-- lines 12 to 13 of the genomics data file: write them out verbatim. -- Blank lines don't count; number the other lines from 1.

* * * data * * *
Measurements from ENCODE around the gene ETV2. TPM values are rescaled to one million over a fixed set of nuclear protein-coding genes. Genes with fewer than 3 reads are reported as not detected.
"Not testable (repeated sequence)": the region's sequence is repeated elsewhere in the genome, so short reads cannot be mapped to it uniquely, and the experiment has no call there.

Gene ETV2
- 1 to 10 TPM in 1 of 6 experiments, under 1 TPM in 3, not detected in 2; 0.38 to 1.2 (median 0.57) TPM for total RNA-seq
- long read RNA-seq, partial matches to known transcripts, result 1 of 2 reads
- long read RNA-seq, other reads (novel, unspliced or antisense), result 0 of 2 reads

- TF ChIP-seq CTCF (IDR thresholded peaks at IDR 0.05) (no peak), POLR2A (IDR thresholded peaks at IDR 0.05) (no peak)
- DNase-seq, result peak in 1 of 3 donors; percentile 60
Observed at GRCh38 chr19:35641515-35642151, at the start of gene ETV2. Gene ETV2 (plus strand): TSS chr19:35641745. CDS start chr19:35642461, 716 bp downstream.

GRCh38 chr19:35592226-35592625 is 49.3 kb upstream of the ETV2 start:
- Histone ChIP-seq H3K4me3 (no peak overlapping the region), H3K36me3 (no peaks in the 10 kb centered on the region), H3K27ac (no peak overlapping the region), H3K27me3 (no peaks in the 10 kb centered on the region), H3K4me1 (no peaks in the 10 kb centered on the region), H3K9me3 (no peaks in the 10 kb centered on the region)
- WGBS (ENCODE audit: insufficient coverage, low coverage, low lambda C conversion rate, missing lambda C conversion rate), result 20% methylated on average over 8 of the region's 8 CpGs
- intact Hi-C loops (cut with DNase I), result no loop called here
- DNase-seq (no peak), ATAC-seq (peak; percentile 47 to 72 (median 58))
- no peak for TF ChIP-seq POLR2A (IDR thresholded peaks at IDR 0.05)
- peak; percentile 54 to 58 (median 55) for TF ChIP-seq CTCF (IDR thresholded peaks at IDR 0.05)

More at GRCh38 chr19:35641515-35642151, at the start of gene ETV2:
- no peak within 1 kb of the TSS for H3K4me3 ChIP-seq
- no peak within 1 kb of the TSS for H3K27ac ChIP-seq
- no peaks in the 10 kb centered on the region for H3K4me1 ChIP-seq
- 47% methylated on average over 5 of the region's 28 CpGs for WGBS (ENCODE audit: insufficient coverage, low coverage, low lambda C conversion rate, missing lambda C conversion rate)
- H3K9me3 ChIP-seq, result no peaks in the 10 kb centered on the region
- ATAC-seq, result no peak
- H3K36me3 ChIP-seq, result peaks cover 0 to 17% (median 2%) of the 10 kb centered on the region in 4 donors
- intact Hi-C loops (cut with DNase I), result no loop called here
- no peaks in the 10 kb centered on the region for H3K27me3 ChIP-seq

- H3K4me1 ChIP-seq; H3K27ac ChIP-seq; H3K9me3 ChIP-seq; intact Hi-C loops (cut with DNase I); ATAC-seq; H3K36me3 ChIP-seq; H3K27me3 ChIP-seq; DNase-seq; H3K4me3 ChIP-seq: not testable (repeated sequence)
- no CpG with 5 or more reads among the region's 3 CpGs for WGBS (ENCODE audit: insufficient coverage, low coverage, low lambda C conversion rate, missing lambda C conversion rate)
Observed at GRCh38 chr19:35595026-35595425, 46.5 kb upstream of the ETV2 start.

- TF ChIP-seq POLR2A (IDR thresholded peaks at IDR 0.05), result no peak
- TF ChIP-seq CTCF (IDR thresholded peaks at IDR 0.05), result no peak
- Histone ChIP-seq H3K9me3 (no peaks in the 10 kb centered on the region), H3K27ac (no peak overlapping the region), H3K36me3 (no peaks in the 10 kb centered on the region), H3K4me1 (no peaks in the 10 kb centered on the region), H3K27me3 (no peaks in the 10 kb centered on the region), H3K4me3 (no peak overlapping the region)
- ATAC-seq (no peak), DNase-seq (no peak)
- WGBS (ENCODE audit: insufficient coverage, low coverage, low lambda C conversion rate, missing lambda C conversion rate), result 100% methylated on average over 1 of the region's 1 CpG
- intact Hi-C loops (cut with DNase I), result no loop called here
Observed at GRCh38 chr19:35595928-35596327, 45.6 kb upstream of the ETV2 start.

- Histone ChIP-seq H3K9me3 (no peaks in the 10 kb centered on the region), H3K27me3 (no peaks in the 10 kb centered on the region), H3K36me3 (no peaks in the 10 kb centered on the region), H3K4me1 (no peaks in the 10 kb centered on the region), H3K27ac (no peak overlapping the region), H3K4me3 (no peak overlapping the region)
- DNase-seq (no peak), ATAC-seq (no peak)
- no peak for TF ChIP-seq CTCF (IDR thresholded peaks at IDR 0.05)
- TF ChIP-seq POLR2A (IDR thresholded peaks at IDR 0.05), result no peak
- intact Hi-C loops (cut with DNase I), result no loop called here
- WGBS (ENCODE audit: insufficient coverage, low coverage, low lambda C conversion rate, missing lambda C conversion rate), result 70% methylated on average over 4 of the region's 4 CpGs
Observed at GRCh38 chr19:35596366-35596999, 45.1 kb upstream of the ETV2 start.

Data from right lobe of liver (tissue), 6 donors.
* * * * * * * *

- WGBS (ENCODE audit: insufficient coverage, low coverage, low lambda C conversion rate, missing lambda C conversion rate), result 20% methylated on average over 8 of the region's 8 CpGs
- intact Hi-C loops (cut with DNase I), result no loop called here